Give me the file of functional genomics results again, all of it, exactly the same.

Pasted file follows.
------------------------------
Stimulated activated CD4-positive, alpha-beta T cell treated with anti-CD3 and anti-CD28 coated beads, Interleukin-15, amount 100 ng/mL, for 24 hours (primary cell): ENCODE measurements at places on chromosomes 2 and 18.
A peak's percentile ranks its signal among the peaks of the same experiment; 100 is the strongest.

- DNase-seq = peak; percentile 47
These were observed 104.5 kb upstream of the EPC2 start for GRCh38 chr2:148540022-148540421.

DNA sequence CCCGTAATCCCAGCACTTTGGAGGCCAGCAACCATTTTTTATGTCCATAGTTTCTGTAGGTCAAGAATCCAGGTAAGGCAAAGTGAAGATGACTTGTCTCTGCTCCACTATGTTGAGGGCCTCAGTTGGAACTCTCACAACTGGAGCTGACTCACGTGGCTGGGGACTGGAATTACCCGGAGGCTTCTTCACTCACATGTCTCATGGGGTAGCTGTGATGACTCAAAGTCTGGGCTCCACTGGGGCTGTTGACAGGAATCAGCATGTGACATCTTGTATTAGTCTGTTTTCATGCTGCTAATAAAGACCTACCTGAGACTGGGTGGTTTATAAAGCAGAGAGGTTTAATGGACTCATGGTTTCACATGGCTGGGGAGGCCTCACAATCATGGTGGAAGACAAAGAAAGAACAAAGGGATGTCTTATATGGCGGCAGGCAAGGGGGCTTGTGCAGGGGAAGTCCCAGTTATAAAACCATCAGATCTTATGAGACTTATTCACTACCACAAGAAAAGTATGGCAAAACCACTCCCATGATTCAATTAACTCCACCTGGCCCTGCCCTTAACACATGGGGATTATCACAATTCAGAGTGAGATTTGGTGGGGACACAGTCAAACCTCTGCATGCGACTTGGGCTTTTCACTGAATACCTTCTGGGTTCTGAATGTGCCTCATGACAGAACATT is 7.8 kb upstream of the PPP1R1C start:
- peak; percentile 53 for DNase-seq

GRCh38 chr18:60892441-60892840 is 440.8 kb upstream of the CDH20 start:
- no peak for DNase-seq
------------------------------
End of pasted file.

Stimulated activated CD4-positive, alpha-beta T cell treated with anti-CD3 and anti-CD28 coated beads, Interleukin-15, amount 100 ng/mL, for 24 hours (primary cell): ENCODE measurements at places on chromosomes 2 and 18.
A peak's percentile ranks its signal among the peaks of the same experiment; 100 is the strongest.

- DNase-seq = peak; percentile 47
These were observed 104.5 kb upstream of the EPC2 start for GRCh38 chr2:148540022-148540421.

DNA sequence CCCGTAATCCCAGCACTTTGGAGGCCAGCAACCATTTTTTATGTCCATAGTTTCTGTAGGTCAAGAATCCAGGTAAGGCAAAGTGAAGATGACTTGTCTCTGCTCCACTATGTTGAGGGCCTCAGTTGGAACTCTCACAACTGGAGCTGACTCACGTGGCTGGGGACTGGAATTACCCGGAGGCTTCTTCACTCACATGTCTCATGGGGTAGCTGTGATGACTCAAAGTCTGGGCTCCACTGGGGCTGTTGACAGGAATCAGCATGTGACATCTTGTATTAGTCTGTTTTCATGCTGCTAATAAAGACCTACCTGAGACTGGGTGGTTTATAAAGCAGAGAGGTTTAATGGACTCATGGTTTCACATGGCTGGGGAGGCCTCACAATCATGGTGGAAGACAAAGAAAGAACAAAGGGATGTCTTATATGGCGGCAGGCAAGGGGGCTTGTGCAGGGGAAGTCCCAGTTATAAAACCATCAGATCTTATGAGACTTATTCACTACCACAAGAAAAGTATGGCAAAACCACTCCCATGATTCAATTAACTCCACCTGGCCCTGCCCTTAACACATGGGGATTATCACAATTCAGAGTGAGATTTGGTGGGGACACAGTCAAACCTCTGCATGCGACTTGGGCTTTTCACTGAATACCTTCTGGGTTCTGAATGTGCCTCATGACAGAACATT is 7.8 kb upstream of the PPP1R1C start:
- peak; percentile 53 for DNase-seq

GRCh38 chr18:60892441-60892840 is 440.8 kb upstream of the CDH20 start:
- no peak for DNase-seq